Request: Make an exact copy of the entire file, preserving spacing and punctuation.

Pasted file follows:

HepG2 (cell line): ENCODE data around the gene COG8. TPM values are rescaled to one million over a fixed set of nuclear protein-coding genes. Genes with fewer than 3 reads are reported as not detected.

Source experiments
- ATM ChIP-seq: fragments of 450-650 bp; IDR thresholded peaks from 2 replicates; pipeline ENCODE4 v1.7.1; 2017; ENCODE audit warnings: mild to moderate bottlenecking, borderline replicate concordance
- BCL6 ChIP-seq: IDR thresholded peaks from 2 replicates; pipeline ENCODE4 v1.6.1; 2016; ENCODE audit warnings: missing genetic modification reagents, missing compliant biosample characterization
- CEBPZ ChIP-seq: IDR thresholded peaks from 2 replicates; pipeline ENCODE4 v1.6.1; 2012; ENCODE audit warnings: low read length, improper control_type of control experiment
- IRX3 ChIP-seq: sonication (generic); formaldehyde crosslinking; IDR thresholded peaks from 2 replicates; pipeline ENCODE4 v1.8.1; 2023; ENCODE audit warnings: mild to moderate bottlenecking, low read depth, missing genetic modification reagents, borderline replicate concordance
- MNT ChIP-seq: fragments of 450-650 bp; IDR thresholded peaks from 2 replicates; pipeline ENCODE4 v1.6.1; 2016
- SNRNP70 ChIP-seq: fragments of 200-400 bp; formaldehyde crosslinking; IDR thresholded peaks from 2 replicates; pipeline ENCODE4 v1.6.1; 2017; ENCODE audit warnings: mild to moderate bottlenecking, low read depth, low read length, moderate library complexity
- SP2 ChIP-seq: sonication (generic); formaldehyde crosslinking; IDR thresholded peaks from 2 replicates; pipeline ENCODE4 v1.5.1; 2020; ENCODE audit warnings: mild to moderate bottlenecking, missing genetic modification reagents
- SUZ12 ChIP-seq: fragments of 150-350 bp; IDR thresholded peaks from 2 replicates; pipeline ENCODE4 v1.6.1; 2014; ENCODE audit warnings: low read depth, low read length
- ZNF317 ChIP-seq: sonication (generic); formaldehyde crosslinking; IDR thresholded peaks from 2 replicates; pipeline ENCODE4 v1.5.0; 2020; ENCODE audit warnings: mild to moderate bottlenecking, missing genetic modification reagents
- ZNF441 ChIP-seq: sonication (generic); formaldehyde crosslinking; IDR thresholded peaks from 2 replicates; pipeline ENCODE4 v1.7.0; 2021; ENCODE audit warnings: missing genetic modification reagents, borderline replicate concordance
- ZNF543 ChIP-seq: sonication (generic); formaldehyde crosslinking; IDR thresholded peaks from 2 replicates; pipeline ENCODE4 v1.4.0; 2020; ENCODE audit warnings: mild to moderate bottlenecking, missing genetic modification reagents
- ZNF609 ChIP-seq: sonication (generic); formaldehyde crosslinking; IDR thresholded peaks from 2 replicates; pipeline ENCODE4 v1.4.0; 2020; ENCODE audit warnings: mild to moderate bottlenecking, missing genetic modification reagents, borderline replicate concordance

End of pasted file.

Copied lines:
HepG2 (cell line): ENCODE data around the gene COG8. TPM values are rescaled to one million over a fixed set of nuclear protein-coding genes. Genes with fewer than 3 reads are reported as not detected.

Source experiments
- ATM ChIP-seq: fragments of 450-650 bp; IDR thresholded peaks from 2 replicates; pipeline ENCODE4 v1.7.1; 2017; ENCODE audit warnings: mild to moderate bottlenecking, borderline replicate concordance
- BCL6 ChIP-seq: IDR thresholded peaks from 2 replicates; pipeline ENCODE4 v1.6.1; 2016; ENCODE audit warnings: missing genetic modification reagents, missing compliant biosample characterization
- CEBPZ ChIP-seq: IDR thresholded peaks from 2 replicates; pipeline ENCODE4 v1.6.1; 2012; ENCODE audit warnings: low read length, improper control_type of control experiment
- IRX3 ChIP-seq: sonication (generic); formaldehyde crosslinking; IDR thresholded peaks from 2 replicates; pipeline ENCODE4 v1.8.1; 2023; ENCODE audit warnings: mild to moderate bottlenecking, low read depth, missing genetic modification reagents, borderline replicate concordance
- MNT ChIP-seq: fragments of 450-650 bp; IDR thresholded peaks from 2 replicates; pipeline ENCODE4 v1.6.1; 2016
- SNRNP70 ChIP-seq: fragments of 200-400 bp; formaldehyde crosslinking; IDR thresholded peaks from 2 replicates; pipeline ENCODE4 v1.6.1; 2017; ENCODE audit warnings: mild to moderate bottlenecking, low read depth, low read length, moderate library complexity
- SP2 ChIP-seq: sonication (generic); formaldehyde crosslinking; IDR thresholded peaks from 2 replicates; pipeline ENCODE4 v1.5.1; 2020; ENCODE audit warnings: mild to moderate bottlenecking, missing genetic modification reagents
- SUZ12 ChIP-seq: fragments of 150-350 bp; IDR thresholded peaks from 2 replicates; pipeline ENCODE4 v1.6.1; 2014; ENCODE audit warnings: low read depth, low read length
- ZNF317 ChIP-seq: sonication (generic); formaldehyde crosslinking; IDR thresholded peaks from 2 replicates; pipeline ENCODE4 v1.5.0; 2020; ENCODE audit warnings: mild to moderate bottlenecking, missing genetic modification reagents
- ZNF441 ChIP-seq: sonication (generic); formaldehyde crosslinking; IDR thresholded peaks from 2 replicates; pipeline ENCODE4 v1.7.0; 2021; ENCODE audit warnings: missing genetic modification reagents, borderline replicate concordance
- ZNF543 ChIP-seq: sonication (generic); formaldehyde crosslinking; IDR thresholded peaks from 2 replicates; pipeline ENCODE4 v1.4.0; 2020; ENCODE audit warnings: mild to moderate bottlenecking, missing genetic modification reagents
- ZNF609 ChIP-seq: sonication (generic); formaldehyde crosslinking; IDR thresholded peaks from 2 replicates; pipeline ENCODE4 v1.4.0; 2020; ENCODE audit warnings: mild to moderate bottlenecking, missing genetic modification reagents, borderline replicate concordance